Pasteur had by this time returned to his old haunt at the Ecole Normale. He bought a brewery kettle and installed a fermentation vat in the basement of the as yet unfinished laboratory complex nearby. Bertin’s interest in Pasteur's experimental progress increased dramatically, betraying a fond familiarity with the subject under scrutiny. Bertin had developed a fancy for fine ales when he had worked in Strasbourg and a strange collaboration developed between the two men. Bertin's sober responsibility was to steadily drink his way through Pasteur's experimental results in order to provide a critical appraisal of each batch. Bertin’s high-spirited laughter and good humour did much to enliven the laboratory, and he pointed out to Pasteur more than once, that there is much more to good beer than just keeping it free from infection. "First make me a good bock,' he said, 'and then you can tell me about it!"

           Pasteur travelled widely throughout Europe, demonstrating the key aspects of his methods to commercial brewers. The Whitbread brewery in Britain and the Carlsberg brewery in Denmark still attribute their success to visits by Pasteur in the 1870's. An even greater influence was attained on publication of his book 'Studies on Beer', which immediately became the essential brewer’s manual.

           A brilliant young Belgian brewer, Auguste de Bavay, met Pasteur on one of his trips and adopted his methods before emigrating to Melbourne, where he was employed at the Victoria Parade Brewery. Because of the warmer temperatures in Australia, de Bavay had to adapt Pasteur's methods to top fermentation. To protect against spoilage, he added greater amounts of hops, and fermented to a higher alcohol content. The highly fertile soils and plentiful sunshine resulted in increased levels of protein in the barley, which caused clouding of the beer, so de Bavay replaced some of the barley malt with cane sugar. The resulting beer was that now characteristic of Australia: light in colour and body, but tasting strongly of bitter hops. This style, although correctly described as a 'bitter' in Australia, is usually mistaken for a lager in Britain.

           de Bavay was quickly promoted to chief brewer at Fosters, a position he held from 1894 to 1904. For much of this time, he also acted as bacteriologist for the University of Melbourne and used the influence gained from that role to fight for improvements in the quality of the Melbourne water supply. In 1889, his denouncement of the city's fire plugs, claiming that they admitted sewerage and typhoid bacilli into the domestic water supply, resulted in a royal commission and the eventual removal of the devices. Although his primary interest was to protect the product of the brewery from infection, his efforts did much to protect the city's population likewise.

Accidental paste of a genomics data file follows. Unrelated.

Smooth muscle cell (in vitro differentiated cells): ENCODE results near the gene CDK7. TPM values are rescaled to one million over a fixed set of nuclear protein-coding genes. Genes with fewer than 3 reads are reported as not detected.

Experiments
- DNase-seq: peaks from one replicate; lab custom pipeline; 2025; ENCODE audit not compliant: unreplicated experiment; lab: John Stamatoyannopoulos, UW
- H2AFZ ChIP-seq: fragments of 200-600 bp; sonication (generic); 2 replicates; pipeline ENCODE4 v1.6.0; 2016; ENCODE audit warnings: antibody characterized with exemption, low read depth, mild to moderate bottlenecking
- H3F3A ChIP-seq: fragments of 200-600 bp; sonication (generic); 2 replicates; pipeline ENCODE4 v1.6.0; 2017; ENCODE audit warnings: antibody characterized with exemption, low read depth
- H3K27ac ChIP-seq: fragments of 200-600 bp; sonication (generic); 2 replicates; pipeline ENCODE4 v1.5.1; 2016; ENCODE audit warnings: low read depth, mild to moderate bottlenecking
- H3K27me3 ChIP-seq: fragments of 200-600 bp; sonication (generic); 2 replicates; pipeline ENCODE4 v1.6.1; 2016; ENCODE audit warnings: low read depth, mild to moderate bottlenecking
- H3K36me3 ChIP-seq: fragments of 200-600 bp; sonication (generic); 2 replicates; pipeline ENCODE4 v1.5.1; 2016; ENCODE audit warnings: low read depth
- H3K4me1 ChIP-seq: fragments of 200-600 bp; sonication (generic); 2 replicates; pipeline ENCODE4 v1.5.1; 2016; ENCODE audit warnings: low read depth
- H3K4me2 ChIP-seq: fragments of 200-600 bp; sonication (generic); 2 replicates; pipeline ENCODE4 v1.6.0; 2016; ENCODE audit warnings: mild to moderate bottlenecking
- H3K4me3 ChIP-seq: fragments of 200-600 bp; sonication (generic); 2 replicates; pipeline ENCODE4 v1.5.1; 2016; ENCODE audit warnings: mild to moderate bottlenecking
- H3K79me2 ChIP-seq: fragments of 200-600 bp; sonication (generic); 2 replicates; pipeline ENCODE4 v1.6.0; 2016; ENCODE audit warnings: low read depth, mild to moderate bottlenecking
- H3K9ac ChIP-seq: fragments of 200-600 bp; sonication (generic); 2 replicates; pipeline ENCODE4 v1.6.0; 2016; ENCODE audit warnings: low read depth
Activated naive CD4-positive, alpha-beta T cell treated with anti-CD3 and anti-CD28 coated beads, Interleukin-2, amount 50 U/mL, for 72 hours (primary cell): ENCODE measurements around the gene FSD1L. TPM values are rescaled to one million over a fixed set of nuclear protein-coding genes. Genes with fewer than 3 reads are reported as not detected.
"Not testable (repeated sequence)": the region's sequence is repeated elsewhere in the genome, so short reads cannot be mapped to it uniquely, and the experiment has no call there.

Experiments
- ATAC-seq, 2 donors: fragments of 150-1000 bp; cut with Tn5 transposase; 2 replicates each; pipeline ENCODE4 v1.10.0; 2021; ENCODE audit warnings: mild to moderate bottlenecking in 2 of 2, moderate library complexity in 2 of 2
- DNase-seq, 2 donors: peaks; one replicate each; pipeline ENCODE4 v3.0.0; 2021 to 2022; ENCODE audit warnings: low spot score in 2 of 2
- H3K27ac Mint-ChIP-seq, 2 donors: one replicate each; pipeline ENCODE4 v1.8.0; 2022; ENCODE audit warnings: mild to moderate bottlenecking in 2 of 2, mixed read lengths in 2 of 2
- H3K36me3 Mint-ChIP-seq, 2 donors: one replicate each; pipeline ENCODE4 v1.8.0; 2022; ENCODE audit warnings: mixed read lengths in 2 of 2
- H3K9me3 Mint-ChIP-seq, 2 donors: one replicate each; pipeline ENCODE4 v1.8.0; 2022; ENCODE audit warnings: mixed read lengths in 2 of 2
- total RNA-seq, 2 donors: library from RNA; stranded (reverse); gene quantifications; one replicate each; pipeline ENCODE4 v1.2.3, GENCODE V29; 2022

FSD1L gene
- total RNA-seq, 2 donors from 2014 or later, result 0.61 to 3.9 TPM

And what of Pasteur? Well, he too saw the parallel between the infection of an ale and human disease. 'Seeing that beer and wine undergo profound alterations because these liquids have given shelter to microscopic organisms...' he wrote, 'how can one help being obsessed by the thought that phenomena of the same kind can and must sometimes occur in humans and animals.' It was this analogy that drove him on to study cholera, anthrax, erysipelas and finally rabies, culminating in the development of the rabies vaccine.

           His strategy of revenge was also very successful. Indeed, so successful was it, that to this day, even though some German beers are widely regarded as being among the best in the world, very little is exported. The irony is that the German breweries rendered idle by Pasteur's strategy were adapted to manufacture acetone for cordite production. Thus Pasteur's vengeance indirectly helped to equip Germany for their attack on France in the First World War.

Robyn Williams:
          The paradoxes of history. Alan Baxter, from the Centenary Institute in Sydney. His book, 'Germ Warfare' which is about immunology, not Saddam Hussein, is published here by Allen & Unwin.

          Next week, Ockham's Razor comes from Newcastle, where Professor Colin Keay is convinced nuclear technology is a very good idea, despite its press. I'm Robyn Williams.

'The Beer of Revenge' is © Alan G Baxter 2000


Autoimmunity Research Group, Centenary Institute of Cancer Medicine and Cell Biology, Key words: Autoimmune diabetes, Type 1 diabetes mellitus, childhood diabetes, lupus, systemic lupus erythematosus, hemolytic anaemia, hemolytic anemia, Coombs' test, antinuclear antibodies, renal failure, glomerulonephritis, gastritis, type A gastritis, pernicious anemia, immunology, popular science, biology.